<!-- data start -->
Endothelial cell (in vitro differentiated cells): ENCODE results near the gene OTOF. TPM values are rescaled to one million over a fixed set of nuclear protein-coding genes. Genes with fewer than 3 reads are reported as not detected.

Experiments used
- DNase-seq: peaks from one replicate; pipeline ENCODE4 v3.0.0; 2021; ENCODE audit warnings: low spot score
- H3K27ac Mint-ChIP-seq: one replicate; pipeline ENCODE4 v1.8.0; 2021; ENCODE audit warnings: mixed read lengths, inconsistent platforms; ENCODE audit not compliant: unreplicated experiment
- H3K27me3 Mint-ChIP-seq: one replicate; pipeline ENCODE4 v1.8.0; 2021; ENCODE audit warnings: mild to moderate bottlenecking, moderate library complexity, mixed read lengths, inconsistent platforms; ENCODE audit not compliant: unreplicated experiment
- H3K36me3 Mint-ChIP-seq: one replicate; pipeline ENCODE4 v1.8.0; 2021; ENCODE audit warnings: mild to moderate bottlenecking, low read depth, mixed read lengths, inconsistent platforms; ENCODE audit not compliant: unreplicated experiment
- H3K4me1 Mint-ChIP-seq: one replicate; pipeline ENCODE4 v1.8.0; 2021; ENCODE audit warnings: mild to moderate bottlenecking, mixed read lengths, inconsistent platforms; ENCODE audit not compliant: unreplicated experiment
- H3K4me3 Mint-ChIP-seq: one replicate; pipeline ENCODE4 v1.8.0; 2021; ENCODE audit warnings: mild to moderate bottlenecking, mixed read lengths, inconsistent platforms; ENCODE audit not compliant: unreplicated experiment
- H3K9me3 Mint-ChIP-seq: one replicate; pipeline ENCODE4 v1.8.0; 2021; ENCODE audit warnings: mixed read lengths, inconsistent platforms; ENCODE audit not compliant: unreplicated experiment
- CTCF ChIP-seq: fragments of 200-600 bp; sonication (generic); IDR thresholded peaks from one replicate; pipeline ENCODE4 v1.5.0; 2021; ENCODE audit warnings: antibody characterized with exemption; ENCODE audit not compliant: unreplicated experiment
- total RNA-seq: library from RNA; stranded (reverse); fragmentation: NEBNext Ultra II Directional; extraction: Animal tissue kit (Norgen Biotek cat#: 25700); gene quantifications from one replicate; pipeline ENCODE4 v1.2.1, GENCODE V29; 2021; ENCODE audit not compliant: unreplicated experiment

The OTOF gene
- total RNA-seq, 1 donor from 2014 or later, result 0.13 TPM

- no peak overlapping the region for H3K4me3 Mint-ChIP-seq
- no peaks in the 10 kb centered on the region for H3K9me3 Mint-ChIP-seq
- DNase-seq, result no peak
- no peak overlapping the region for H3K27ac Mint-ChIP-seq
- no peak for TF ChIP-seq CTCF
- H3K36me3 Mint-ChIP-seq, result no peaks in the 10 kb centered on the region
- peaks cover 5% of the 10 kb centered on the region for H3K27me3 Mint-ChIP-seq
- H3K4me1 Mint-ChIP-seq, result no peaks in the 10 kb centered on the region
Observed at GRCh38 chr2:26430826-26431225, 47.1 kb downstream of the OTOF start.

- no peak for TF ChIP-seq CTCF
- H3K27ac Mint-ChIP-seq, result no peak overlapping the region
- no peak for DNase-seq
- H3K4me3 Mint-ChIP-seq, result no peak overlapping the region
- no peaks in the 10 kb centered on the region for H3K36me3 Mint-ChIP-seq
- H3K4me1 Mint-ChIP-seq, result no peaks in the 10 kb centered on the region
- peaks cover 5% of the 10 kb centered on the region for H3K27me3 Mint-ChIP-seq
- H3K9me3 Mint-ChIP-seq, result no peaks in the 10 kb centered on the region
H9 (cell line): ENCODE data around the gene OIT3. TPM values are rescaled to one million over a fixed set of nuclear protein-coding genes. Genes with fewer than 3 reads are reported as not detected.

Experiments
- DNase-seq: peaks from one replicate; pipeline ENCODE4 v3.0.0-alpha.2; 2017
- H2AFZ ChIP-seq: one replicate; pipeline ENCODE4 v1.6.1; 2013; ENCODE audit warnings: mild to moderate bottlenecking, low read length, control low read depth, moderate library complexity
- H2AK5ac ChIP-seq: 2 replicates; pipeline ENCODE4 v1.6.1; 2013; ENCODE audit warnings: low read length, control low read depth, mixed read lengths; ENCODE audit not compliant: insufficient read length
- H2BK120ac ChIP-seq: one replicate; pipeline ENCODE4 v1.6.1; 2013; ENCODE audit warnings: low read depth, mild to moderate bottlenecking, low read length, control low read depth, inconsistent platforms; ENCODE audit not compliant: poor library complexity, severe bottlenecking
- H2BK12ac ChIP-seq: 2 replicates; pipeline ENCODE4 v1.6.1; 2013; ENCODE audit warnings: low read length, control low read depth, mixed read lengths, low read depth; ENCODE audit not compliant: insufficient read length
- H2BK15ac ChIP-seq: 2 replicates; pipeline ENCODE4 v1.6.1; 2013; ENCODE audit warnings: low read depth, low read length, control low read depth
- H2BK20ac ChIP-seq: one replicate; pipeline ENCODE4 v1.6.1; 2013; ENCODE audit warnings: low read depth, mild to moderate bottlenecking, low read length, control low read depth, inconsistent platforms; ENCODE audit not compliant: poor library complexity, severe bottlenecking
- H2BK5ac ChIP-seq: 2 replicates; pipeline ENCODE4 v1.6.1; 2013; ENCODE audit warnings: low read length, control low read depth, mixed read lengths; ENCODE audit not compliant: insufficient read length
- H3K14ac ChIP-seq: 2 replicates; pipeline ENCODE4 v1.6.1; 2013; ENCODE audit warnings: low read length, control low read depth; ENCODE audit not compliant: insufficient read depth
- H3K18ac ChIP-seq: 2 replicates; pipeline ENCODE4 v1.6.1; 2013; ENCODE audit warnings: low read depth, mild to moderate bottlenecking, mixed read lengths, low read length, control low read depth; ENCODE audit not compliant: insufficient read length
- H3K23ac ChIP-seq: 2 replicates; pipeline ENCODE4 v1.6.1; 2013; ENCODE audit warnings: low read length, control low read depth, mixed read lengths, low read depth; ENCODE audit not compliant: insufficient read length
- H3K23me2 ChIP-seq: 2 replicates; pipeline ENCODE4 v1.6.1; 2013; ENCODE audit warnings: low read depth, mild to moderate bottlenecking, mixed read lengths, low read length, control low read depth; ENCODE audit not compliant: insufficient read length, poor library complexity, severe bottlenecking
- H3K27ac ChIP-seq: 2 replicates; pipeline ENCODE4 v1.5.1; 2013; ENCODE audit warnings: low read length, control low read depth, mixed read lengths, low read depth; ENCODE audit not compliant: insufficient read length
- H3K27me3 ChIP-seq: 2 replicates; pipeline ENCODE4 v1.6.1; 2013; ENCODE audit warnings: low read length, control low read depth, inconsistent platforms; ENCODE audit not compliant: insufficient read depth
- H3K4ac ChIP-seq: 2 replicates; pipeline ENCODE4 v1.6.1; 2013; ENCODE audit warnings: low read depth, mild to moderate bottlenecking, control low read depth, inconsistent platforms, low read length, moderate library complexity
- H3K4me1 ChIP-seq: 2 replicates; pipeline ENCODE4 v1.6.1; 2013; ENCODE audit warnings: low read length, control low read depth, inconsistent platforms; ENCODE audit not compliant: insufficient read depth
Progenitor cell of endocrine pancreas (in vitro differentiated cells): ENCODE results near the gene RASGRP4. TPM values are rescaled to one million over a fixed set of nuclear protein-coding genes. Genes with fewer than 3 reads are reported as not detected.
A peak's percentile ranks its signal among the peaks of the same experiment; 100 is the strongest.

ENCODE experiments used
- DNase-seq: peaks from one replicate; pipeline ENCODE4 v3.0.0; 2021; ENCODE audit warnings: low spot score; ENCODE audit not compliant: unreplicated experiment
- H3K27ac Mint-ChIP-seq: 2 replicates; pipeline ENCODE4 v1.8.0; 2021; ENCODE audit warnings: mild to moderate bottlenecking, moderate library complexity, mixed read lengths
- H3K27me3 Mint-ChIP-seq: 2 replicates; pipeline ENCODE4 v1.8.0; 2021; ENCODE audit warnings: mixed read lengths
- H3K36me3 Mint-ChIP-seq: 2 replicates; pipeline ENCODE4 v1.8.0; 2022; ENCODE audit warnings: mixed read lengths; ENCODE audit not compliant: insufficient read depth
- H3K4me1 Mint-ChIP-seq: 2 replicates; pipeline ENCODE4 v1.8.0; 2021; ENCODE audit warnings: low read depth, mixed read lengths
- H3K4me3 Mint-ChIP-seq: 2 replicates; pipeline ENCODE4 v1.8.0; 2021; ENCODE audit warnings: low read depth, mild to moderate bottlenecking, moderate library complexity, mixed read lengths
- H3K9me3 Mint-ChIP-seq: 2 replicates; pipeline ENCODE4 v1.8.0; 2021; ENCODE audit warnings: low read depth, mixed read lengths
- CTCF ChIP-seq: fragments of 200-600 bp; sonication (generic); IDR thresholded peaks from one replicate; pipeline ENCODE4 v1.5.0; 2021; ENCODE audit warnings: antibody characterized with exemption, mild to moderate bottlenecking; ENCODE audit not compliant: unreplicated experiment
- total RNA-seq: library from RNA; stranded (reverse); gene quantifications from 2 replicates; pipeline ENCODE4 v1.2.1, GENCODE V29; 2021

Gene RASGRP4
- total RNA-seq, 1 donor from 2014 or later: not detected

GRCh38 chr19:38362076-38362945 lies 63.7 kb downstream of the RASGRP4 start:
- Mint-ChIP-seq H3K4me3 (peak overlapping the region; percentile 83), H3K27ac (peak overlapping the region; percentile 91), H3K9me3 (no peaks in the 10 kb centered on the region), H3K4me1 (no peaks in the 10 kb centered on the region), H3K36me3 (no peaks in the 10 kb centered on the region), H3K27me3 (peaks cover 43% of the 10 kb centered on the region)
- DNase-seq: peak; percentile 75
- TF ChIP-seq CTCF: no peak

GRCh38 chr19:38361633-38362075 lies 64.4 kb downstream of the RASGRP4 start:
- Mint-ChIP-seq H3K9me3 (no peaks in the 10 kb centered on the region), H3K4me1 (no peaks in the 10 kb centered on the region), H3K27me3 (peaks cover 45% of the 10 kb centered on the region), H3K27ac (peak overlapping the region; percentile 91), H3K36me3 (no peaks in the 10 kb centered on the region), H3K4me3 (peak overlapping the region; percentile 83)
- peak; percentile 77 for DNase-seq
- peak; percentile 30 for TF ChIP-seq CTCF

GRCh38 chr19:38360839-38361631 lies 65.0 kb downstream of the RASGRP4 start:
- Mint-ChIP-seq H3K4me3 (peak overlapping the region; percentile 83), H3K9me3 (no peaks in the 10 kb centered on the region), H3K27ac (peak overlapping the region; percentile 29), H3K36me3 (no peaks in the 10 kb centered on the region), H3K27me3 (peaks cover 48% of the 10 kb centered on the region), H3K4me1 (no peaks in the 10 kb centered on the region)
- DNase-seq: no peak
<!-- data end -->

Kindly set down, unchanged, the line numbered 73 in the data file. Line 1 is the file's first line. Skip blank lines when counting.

- DNase-seq: no peak